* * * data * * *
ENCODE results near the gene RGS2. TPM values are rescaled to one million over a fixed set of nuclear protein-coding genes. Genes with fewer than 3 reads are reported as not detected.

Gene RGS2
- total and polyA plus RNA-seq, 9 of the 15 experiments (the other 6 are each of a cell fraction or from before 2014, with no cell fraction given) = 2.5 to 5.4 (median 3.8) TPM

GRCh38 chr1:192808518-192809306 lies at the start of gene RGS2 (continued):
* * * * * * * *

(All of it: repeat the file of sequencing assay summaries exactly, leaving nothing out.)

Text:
ENCODE results near the gene RGS2. TPM values are rescaled to one million over a fixed set of nuclear protein-coding genes. Genes with fewer than 3 reads are reported as not detected.

Gene RGS2
- total and polyA plus RNA-seq, 9 of the 15 experiments (the other 6 are each of a cell fraction or from before 2014, with no cell fraction given) = 2.5 to 5.4 (median 3.8) TPM

GRCh38 chr1:192808518-192809306 lies at the start of gene RGS2 (continued):